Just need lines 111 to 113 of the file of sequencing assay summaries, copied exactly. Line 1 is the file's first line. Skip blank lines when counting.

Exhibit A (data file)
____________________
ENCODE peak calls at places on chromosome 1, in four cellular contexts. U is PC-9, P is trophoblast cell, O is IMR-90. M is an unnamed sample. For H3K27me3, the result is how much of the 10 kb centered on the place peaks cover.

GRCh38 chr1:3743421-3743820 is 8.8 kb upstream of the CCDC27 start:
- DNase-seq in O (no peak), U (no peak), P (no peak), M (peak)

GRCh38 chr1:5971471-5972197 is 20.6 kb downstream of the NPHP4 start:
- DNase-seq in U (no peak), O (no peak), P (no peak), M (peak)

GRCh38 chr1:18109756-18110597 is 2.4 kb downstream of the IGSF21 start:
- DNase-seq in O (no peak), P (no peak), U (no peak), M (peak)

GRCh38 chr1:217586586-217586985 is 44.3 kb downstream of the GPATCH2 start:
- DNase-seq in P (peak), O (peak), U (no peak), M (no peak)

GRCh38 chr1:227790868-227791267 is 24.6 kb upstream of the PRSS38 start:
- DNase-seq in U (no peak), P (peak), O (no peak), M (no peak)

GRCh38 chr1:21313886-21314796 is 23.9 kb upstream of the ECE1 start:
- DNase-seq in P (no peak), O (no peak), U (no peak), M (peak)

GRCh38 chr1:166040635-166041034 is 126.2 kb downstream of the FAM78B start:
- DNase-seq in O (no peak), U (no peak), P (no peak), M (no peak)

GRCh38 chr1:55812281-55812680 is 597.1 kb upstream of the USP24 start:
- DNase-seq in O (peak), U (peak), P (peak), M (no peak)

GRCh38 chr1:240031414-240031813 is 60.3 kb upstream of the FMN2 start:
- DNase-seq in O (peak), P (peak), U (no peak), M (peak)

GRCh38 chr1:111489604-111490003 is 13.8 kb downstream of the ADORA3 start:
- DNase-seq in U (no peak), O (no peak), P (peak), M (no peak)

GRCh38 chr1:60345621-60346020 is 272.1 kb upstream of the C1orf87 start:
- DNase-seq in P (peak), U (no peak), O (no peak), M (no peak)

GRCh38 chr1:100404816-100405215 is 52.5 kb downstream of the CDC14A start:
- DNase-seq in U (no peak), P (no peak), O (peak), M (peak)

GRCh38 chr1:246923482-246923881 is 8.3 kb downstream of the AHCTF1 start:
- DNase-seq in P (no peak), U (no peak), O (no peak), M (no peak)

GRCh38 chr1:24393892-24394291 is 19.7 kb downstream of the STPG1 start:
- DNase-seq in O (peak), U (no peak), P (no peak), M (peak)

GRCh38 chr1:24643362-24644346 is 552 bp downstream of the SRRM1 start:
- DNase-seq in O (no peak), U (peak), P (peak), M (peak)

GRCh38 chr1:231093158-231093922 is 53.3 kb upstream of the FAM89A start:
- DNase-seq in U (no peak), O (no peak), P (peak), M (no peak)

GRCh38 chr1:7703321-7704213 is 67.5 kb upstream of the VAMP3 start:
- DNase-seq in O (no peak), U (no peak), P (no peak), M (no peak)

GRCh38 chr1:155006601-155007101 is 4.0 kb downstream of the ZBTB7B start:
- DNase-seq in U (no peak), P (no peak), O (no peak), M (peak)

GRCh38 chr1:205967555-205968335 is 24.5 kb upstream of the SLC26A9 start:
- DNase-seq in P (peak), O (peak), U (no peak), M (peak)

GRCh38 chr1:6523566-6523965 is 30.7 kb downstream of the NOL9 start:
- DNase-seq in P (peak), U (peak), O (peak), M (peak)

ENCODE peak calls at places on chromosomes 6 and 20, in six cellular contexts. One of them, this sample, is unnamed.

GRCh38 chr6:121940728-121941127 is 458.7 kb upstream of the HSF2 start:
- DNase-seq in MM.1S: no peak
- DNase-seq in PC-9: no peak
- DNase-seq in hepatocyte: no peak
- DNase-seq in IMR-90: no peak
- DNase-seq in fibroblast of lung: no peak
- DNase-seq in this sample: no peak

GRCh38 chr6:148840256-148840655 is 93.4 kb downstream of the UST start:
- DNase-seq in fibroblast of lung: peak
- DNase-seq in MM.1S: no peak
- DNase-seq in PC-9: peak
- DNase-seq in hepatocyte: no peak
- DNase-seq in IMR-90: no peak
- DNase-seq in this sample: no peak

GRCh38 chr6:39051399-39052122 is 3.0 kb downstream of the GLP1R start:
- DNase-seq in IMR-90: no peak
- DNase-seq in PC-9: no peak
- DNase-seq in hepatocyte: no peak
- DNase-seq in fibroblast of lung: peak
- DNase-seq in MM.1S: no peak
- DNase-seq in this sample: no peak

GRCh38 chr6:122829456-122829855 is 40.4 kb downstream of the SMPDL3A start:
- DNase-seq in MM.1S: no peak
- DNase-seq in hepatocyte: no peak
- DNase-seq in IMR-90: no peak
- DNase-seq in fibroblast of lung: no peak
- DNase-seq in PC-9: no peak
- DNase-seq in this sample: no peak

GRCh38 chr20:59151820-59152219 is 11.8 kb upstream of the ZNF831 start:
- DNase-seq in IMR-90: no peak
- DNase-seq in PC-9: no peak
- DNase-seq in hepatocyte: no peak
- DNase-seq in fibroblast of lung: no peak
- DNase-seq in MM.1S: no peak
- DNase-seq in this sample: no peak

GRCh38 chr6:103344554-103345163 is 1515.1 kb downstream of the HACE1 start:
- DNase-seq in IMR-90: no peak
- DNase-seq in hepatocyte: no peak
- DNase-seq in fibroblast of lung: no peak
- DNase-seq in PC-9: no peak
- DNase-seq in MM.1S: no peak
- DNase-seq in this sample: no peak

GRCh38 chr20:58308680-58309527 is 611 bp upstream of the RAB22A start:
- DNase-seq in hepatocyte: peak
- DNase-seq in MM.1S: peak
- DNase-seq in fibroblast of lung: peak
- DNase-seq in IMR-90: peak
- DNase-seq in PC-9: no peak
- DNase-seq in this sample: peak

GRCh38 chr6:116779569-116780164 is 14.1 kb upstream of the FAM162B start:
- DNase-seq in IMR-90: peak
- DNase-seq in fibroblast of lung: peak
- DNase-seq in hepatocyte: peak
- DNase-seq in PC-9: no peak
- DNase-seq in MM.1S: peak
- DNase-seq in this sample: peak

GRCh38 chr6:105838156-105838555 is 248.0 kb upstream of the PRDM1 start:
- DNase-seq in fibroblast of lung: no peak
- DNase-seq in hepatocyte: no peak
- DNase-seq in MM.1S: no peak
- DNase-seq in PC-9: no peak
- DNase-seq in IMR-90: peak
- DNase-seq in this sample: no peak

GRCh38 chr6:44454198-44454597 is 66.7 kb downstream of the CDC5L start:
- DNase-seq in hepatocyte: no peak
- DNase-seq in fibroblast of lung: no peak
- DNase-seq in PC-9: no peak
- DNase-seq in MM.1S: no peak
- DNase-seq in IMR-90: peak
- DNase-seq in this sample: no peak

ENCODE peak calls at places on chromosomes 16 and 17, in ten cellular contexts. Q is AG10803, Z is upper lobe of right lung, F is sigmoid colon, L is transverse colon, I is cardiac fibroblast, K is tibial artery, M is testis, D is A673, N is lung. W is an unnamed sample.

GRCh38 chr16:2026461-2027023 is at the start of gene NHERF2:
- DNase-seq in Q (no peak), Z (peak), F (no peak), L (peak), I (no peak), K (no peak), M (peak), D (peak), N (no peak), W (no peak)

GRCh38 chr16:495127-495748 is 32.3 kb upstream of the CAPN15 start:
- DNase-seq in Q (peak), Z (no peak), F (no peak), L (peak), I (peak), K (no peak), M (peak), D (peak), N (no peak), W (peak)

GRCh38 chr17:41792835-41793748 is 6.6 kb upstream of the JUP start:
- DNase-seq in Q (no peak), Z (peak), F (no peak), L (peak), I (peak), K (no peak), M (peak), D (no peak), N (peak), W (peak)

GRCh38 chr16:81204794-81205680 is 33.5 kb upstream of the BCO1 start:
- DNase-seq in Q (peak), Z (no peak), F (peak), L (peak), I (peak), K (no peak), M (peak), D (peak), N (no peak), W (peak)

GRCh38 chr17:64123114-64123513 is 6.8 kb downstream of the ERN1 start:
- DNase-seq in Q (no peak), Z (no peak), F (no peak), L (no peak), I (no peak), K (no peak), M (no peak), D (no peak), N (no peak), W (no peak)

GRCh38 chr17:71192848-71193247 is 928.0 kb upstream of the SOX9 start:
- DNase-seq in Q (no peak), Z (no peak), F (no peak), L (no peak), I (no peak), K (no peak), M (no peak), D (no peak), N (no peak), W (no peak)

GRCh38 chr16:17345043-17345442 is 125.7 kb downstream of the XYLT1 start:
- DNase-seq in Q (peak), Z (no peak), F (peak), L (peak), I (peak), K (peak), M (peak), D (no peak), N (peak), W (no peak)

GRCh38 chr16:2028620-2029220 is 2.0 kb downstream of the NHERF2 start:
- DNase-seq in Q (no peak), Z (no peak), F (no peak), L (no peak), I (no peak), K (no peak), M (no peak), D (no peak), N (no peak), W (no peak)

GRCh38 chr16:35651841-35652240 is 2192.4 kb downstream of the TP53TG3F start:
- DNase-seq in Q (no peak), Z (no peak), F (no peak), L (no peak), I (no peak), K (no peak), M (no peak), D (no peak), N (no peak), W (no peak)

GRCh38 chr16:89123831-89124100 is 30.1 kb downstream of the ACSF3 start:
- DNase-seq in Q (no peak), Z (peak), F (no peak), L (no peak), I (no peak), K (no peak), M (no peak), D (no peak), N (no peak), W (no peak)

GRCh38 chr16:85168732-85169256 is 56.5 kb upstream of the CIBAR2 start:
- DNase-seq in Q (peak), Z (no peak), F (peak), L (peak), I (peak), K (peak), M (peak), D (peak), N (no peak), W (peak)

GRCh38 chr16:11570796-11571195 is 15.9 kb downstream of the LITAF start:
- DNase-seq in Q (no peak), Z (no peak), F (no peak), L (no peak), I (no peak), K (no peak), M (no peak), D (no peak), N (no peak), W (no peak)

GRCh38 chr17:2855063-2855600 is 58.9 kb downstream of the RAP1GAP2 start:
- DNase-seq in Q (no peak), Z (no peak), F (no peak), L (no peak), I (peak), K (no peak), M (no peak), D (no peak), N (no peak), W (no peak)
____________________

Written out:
- DNase-seq in IMR-90: peak
- DNase-seq in this sample: no peak

ENCODE peak calls at places on chromosomes 16 and 17, in ten cellular contexts. Q is AG10803, Z is upper lobe of right lung, F is sigmoid colon, L is transverse colon, I is cardiac fibroblast, K is tibial artery, M is testis, D is A673, N is lung. W is an unnamed sample.